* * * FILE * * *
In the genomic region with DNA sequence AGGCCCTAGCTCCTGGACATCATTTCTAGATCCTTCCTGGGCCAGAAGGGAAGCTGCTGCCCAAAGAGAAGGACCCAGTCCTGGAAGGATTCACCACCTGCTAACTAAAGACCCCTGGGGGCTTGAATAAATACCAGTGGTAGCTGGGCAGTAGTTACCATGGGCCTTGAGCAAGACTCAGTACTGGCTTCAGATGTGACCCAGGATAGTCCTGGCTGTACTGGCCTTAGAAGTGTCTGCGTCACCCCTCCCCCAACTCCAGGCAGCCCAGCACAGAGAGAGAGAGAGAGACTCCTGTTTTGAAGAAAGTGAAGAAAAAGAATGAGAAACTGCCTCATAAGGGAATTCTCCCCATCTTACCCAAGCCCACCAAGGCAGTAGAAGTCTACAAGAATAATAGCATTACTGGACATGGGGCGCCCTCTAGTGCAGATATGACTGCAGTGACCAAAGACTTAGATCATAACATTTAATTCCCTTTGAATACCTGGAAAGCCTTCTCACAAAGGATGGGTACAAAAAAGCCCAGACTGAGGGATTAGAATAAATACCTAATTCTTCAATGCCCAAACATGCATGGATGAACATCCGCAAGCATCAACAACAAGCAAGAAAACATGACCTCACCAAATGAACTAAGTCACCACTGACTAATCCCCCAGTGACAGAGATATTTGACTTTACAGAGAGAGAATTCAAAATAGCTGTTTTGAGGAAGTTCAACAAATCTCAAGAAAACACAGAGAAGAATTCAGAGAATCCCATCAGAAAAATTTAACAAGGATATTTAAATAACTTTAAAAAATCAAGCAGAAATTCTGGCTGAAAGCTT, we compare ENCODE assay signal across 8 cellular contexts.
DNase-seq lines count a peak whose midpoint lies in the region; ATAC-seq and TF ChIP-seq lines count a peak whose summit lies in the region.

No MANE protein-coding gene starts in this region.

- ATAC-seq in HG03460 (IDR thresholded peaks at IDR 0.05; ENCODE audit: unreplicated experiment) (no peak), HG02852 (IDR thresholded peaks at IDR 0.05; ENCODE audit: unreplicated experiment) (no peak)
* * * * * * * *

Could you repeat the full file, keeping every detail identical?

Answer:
In the genomic region with DNA sequence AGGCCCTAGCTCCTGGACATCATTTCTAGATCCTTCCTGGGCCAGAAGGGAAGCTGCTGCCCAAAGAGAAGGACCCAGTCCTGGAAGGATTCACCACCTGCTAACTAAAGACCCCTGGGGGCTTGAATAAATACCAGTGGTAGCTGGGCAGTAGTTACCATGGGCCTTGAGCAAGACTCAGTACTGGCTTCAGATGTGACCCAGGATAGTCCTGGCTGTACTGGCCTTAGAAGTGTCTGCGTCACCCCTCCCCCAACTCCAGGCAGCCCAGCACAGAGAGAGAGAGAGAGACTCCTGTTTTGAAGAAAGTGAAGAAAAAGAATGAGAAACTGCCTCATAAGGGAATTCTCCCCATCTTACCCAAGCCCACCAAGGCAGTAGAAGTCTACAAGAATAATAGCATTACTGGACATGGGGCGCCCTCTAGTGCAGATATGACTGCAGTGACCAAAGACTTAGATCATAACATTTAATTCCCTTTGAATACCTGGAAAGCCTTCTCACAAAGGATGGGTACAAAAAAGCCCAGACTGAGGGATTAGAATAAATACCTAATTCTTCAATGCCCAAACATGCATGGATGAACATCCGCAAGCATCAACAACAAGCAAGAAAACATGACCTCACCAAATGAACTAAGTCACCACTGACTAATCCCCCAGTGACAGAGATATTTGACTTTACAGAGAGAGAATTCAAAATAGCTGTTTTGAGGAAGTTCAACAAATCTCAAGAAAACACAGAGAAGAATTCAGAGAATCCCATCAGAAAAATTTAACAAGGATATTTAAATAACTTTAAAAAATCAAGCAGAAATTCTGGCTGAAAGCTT, we compare ENCODE assay signal across 8 cellular contexts.
DNase-seq lines count a peak whose midpoint lies in the region; ATAC-seq and TF ChIP-seq lines count a peak whose summit lies in the region.

No MANE protein-coding gene starts in this region.

- ATAC-seq in HG03460 (IDR thresholded peaks at IDR 0.05; ENCODE audit: unreplicated experiment) (no peak), HG02852 (IDR thresholded peaks at IDR 0.05; ENCODE audit: unreplicated experiment) (no peak)